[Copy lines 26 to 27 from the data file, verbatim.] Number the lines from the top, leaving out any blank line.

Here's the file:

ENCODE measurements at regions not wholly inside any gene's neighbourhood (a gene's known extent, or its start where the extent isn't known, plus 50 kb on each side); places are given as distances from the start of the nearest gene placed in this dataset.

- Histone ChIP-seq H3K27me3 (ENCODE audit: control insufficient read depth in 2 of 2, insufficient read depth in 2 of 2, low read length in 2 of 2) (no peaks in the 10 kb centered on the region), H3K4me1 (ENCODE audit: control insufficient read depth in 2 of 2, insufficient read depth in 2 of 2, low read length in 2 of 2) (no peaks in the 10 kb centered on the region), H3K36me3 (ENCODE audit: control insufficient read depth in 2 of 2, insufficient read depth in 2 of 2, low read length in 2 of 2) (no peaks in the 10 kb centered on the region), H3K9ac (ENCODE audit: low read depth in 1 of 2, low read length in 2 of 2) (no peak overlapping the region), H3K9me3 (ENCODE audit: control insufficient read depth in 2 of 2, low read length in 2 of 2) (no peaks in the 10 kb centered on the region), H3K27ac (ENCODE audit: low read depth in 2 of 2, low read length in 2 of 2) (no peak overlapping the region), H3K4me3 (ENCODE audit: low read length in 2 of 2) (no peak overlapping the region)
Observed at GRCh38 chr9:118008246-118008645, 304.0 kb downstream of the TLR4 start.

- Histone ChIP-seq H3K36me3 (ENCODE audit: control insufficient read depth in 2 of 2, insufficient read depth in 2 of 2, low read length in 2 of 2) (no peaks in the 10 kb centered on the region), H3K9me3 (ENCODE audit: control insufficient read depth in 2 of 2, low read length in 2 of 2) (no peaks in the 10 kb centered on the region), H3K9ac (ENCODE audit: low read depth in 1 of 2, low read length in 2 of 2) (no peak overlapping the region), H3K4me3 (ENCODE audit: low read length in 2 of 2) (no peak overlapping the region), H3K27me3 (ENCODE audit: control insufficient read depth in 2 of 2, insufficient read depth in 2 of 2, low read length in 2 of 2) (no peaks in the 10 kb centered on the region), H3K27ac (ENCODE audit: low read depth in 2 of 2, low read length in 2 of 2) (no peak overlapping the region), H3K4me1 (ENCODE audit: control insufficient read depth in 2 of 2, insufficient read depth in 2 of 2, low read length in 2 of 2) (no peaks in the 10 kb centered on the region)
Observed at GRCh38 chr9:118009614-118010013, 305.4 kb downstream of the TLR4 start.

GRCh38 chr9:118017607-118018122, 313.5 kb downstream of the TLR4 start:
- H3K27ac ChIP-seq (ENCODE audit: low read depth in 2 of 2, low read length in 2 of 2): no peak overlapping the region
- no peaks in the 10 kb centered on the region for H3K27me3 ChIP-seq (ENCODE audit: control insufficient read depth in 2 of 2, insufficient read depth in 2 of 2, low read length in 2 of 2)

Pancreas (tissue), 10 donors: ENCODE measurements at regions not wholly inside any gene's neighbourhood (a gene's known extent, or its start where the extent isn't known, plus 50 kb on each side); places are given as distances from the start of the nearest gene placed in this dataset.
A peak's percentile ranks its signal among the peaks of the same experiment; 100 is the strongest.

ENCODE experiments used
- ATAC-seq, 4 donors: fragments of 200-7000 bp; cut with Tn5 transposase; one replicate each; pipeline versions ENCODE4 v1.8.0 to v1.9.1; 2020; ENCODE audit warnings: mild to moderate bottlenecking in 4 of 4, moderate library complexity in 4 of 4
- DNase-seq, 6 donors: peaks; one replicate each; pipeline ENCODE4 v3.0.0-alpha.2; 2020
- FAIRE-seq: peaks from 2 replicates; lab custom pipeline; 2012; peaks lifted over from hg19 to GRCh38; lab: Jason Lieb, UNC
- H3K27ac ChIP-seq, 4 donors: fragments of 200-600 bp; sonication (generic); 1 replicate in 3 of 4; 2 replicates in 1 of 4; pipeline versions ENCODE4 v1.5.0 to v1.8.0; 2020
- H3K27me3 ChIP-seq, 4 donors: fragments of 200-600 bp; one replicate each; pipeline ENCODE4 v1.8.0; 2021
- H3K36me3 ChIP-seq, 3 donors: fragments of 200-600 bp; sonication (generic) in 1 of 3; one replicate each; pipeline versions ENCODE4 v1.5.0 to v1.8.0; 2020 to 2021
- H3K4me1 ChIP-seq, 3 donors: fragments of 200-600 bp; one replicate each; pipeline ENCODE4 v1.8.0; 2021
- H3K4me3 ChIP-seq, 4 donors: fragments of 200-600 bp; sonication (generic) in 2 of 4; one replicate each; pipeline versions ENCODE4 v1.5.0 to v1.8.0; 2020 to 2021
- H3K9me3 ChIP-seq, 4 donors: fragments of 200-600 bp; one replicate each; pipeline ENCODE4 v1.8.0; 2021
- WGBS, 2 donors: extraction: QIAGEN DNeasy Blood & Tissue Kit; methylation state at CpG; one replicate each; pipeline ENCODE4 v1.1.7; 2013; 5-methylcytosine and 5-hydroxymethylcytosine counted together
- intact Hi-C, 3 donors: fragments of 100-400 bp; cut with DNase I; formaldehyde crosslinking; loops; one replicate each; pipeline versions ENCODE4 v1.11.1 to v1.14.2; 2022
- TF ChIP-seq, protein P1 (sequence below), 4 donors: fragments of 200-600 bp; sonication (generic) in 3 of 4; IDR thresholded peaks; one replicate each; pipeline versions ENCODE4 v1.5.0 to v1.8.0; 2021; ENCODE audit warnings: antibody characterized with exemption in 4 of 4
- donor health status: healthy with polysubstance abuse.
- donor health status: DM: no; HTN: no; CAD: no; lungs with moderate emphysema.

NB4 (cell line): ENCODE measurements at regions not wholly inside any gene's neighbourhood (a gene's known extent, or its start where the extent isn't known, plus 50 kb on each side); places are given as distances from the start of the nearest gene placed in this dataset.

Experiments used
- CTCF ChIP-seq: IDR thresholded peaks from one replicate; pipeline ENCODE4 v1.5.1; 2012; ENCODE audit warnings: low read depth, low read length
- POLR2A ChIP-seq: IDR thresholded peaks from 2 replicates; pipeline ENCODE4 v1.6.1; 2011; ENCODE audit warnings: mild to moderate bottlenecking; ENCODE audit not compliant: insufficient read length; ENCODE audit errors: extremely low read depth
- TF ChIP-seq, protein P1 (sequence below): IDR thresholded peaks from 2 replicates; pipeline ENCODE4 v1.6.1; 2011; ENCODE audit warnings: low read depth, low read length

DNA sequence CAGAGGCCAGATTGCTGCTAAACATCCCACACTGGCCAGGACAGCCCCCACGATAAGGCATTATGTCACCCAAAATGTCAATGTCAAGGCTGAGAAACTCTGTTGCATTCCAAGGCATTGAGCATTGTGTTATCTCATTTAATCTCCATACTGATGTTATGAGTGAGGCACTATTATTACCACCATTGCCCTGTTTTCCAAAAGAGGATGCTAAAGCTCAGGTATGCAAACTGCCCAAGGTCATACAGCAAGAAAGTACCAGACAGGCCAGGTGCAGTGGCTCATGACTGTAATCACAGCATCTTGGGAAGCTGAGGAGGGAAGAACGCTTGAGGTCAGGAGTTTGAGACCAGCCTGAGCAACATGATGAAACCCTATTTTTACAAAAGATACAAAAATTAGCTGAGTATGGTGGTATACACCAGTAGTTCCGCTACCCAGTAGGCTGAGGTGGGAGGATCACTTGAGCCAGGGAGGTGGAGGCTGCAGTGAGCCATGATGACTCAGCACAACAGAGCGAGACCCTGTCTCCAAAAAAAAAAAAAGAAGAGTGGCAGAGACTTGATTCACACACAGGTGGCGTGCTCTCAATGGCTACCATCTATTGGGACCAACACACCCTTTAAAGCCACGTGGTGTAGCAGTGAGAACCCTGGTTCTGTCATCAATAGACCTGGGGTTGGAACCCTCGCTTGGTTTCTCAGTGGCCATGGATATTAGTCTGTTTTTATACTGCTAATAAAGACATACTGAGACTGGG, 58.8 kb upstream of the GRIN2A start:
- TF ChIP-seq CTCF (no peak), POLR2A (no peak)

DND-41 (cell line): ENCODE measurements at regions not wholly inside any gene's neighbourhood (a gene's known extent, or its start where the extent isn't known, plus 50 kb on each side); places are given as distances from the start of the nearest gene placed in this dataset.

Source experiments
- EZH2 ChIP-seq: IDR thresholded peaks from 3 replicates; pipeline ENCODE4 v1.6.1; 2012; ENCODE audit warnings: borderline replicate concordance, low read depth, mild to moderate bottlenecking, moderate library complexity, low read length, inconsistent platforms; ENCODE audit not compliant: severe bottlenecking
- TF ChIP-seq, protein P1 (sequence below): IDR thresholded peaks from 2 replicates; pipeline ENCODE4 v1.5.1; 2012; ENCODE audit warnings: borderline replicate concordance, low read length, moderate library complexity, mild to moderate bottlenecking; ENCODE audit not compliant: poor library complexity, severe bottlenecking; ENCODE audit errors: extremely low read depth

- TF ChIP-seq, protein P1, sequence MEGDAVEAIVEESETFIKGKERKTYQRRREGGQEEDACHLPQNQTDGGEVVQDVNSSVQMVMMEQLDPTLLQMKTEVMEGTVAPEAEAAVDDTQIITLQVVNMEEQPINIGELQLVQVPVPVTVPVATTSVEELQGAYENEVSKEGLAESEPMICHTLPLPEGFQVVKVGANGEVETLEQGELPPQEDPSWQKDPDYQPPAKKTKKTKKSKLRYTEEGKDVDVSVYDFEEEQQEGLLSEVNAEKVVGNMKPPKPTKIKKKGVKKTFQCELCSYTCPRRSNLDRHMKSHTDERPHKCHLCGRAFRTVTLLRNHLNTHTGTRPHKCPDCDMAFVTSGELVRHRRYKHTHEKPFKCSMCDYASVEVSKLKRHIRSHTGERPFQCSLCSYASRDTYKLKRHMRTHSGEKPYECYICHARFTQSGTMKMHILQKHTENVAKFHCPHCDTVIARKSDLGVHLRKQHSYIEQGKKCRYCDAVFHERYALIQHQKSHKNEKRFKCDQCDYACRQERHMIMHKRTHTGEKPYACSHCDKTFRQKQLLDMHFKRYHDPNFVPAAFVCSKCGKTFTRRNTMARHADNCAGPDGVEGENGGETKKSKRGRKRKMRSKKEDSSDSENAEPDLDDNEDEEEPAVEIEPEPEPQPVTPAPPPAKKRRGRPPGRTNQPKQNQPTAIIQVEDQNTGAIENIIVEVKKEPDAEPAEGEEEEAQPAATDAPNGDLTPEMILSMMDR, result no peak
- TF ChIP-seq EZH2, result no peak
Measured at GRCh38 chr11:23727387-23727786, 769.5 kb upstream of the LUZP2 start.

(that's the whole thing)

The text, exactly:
NB4 (cell line): ENCODE measurements at regions not wholly inside any gene's neighbourhood (a gene's known extent, or its start where the extent isn't known, plus 50 kb on each side); places are given as distances from the start of the nearest gene placed in this dataset.

Experiments used